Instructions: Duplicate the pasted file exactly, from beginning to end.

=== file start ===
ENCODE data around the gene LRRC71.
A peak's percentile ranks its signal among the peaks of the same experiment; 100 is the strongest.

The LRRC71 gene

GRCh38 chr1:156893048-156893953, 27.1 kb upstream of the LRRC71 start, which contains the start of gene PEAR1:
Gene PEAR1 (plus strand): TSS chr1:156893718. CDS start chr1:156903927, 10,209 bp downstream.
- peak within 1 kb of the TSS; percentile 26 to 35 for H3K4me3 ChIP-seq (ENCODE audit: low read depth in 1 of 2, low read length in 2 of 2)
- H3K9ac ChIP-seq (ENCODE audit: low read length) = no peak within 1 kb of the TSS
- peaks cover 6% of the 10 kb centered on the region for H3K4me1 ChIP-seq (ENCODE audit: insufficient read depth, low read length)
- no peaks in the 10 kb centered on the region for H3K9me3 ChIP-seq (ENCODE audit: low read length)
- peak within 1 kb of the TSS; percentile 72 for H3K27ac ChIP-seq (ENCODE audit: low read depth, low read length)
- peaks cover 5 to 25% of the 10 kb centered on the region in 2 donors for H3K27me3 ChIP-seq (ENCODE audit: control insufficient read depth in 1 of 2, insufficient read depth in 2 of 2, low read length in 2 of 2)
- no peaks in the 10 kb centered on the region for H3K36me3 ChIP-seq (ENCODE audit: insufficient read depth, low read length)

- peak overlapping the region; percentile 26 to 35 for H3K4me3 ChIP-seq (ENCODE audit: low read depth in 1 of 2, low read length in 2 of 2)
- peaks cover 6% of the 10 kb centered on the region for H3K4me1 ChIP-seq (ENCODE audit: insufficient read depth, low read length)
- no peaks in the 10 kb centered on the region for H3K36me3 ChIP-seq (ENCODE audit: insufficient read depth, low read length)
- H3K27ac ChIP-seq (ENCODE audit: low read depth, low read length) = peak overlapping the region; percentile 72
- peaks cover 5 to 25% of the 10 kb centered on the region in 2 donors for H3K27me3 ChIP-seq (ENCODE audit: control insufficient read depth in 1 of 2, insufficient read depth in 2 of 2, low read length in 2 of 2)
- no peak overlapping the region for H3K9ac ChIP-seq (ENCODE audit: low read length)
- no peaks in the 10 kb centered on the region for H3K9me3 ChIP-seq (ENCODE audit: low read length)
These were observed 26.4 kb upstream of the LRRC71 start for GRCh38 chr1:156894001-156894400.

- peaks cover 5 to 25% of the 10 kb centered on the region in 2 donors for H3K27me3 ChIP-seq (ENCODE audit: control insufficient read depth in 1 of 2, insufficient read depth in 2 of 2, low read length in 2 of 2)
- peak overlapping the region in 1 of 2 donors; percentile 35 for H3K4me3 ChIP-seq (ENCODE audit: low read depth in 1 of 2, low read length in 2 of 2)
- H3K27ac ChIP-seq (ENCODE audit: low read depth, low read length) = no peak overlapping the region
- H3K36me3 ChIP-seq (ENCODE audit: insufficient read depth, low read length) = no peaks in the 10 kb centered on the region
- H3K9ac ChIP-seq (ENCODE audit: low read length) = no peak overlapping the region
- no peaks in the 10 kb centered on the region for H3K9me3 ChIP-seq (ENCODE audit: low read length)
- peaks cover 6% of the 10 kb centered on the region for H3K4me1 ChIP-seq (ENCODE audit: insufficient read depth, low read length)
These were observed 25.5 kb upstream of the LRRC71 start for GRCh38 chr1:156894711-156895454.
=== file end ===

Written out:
ENCODE data around the gene LRRC71.
A peak's percentile ranks its signal among the peaks of the same experiment; 100 is the strongest.

The LRRC71 gene

GRCh38 chr1:156893048-156893953, 27.1 kb upstream of the LRRC71 start, which contains the start of gene PEAR1:
Gene PEAR1 (plus strand): TSS chr1:156893718. CDS start chr1:156903927, 10,209 bp downstream.
- peak within 1 kb of the TSS; percentile 26 to 35 for H3K4me3 ChIP-seq (ENCODE audit: low read depth in 1 of 2, low read length in 2 of 2)
- H3K9ac ChIP-seq (ENCODE audit: low read length) = no peak within 1 kb of the TSS
- peaks cover 6% of the 10 kb centered on the region for H3K4me1 ChIP-seq (ENCODE audit: insufficient read depth, low read length)
- no peaks in the 10 kb centered on the region for H3K9me3 ChIP-seq (ENCODE audit: low read length)
- peak within 1 kb of the TSS; percentile 72 for H3K27ac ChIP-seq (ENCODE audit: low read depth, low read length)
- peaks cover 5 to 25% of the 10 kb centered on the region in 2 donors for H3K27me3 ChIP-seq (ENCODE audit: control insufficient read depth in 1 of 2, insufficient read depth in 2 of 2, low read length in 2 of 2)
- no peaks in the 10 kb centered on the region for H3K36me3 ChIP-seq (ENCODE audit: insufficient read depth, low read length)

- peak overlapping the region; percentile 26 to 35 for H3K4me3 ChIP-seq (ENCODE audit: low read depth in 1 of 2, low read length in 2 of 2)
- peaks cover 6% of the 10 kb centered on the region for H3K4me1 ChIP-seq (ENCODE audit: insufficient read depth, low read length)
- no peaks in the 10 kb centered on the region for H3K36me3 ChIP-seq (ENCODE audit: insufficient read depth, low read length)
- H3K27ac ChIP-seq (ENCODE audit: low read depth, low read length) = peak overlapping the region; percentile 72
- peaks cover 5 to 25% of the 10 kb centered on the region in 2 donors for H3K27me3 ChIP-seq (ENCODE audit: control insufficient read depth in 1 of 2, insufficient read depth in 2 of 2, low read length in 2 of 2)
- no peak overlapping the region for H3K9ac ChIP-seq (ENCODE audit: low read length)
- no peaks in the 10 kb centered on the region for H3K9me3 ChIP-seq (ENCODE audit: low read length)
These were observed 26.4 kb upstream of the LRRC71 start for GRCh38 chr1:156894001-156894400.

- peaks cover 5 to 25% of the 10 kb centered on the region in 2 donors for H3K27me3 ChIP-seq (ENCODE audit: control insufficient read depth in 1 of 2, insufficient read depth in 2 of 2, low read length in 2 of 2)
- peak overlapping the region in 1 of 2 donors; percentile 35 for H3K4me3 ChIP-seq (ENCODE audit: low read depth in 1 of 2, low read length in 2 of 2)
- H3K27ac ChIP-seq (ENCODE audit: low read depth, low read length) = no peak overlapping the region
- H3K36me3 ChIP-seq (ENCODE audit: insufficient read depth, low read length) = no peaks in the 10 kb centered on the region
- H3K9ac ChIP-seq (ENCODE audit: low read length) = no peak overlapping the region
- no peaks in the 10 kb centered on the region for H3K9me3 ChIP-seq (ENCODE audit: low read length)
- peaks cover 6% of the 10 kb centered on the region for H3K4me1 ChIP-seq (ENCODE audit: insufficient read depth, low read length)
These were observed 25.5 kb upstream of the LRRC71 start for GRCh38 chr1:156894711-156895454.